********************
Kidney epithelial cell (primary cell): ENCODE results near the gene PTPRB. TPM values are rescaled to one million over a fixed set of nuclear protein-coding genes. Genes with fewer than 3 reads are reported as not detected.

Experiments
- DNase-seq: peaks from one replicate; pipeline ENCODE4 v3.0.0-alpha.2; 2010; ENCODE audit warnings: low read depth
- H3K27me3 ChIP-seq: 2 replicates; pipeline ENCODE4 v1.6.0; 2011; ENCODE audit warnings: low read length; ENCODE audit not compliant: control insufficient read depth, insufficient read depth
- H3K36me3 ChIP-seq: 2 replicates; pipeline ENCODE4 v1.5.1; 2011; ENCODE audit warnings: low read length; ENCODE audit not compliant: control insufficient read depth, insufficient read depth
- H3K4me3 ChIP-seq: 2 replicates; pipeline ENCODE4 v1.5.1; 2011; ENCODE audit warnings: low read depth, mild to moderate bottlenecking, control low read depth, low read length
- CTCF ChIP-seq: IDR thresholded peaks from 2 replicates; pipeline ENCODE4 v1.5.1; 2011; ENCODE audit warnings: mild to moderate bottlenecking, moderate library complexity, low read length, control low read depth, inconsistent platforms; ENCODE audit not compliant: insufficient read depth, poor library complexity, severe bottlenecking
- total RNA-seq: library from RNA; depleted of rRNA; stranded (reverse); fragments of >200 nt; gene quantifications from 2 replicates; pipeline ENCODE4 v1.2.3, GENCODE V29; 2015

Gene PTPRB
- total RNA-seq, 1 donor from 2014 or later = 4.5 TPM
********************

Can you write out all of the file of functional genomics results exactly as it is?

Kidney epithelial cell (primary cell): ENCODE results near the gene PTPRB. TPM values are rescaled to one million over a fixed set of nuclear protein-coding genes. Genes with fewer than 3 reads are reported as not detected.

Experiments
- DNase-seq: peaks from one replicate; pipeline ENCODE4 v3.0.0-alpha.2; 2010; ENCODE audit warnings: low read depth
- H3K27me3 ChIP-seq: 2 replicates; pipeline ENCODE4 v1.6.0; 2011; ENCODE audit warnings: low read length; ENCODE audit not compliant: control insufficient read depth, insufficient read depth
- H3K36me3 ChIP-seq: 2 replicates; pipeline ENCODE4 v1.5.1; 2011; ENCODE audit warnings: low read length; ENCODE audit not compliant: control insufficient read depth, insufficient read depth
- H3K4me3 ChIP-seq: 2 replicates; pipeline ENCODE4 v1.5.1; 2011; ENCODE audit warnings: low read depth, mild to moderate bottlenecking, control low read depth, low read length
- CTCF ChIP-seq: IDR thresholded peaks from 2 replicates; pipeline ENCODE4 v1.5.1; 2011; ENCODE audit warnings: mild to moderate bottlenecking, moderate library complexity, low read length, control low read depth, inconsistent platforms; ENCODE audit not compliant: insufficient read depth, poor library complexity, severe bottlenecking
- total RNA-seq: library from RNA; depleted of rRNA; stranded (reverse); fragments of >200 nt; gene quantifications from 2 replicates; pipeline ENCODE4 v1.2.3, GENCODE V29; 2015

Gene PTPRB
- total RNA-seq, 1 donor from 2014 or later = 4.5 TPM